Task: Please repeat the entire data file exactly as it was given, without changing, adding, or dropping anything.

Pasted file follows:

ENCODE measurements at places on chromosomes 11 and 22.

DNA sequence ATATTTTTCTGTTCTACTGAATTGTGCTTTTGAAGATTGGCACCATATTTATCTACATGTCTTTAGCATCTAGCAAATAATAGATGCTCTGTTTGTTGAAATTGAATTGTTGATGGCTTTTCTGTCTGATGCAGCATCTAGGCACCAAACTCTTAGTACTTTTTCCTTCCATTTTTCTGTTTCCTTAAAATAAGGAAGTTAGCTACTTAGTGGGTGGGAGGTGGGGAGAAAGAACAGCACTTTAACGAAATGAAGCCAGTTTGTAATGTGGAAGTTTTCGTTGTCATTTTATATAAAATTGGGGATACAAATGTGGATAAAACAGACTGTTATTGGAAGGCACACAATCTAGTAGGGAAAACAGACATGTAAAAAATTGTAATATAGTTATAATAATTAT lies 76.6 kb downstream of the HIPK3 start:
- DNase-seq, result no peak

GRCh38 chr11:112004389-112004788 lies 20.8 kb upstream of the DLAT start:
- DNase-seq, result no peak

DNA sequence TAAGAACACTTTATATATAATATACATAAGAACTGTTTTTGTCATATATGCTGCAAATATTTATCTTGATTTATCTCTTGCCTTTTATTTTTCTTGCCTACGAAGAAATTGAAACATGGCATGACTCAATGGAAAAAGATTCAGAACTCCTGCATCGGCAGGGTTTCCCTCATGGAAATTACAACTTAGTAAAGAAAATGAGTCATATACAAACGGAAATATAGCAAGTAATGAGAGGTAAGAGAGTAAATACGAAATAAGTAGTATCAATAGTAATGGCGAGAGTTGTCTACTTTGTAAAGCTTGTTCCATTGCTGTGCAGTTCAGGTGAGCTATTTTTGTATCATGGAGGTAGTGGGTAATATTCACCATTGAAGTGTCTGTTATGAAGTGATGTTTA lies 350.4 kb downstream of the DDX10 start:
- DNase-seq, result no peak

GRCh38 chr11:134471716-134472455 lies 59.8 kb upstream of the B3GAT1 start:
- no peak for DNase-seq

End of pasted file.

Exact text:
ENCODE measurements at places on chromosomes 11 and 22.

DNA sequence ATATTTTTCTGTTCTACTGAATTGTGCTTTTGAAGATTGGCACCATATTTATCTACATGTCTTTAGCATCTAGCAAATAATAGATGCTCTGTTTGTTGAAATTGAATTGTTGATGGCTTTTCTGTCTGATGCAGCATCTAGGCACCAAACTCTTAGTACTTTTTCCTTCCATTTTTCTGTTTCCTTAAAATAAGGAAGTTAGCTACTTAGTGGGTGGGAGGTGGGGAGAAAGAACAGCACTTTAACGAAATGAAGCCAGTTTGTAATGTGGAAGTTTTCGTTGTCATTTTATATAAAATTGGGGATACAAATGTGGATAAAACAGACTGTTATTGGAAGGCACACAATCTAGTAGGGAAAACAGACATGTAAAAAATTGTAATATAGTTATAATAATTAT lies 76.6 kb downstream of the HIPK3 start:
- DNase-seq, result no peak

GRCh38 chr11:112004389-112004788 lies 20.8 kb upstream of the DLAT start:
- DNase-seq, result no peak

DNA sequence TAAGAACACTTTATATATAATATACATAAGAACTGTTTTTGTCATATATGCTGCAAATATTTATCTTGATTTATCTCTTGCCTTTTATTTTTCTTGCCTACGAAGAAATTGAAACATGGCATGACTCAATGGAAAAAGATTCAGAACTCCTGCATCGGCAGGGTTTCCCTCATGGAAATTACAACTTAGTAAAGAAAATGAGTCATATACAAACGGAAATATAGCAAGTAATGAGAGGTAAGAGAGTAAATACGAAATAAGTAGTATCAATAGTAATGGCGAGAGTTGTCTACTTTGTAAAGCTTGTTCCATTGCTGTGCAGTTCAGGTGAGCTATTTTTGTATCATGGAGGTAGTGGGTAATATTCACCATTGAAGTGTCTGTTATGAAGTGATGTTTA lies 350.4 kb downstream of the DDX10 start:
- DNase-seq, result no peak

GRCh38 chr11:134471716-134472455 lies 59.8 kb upstream of the B3GAT1 start:
- no peak for DNase-seq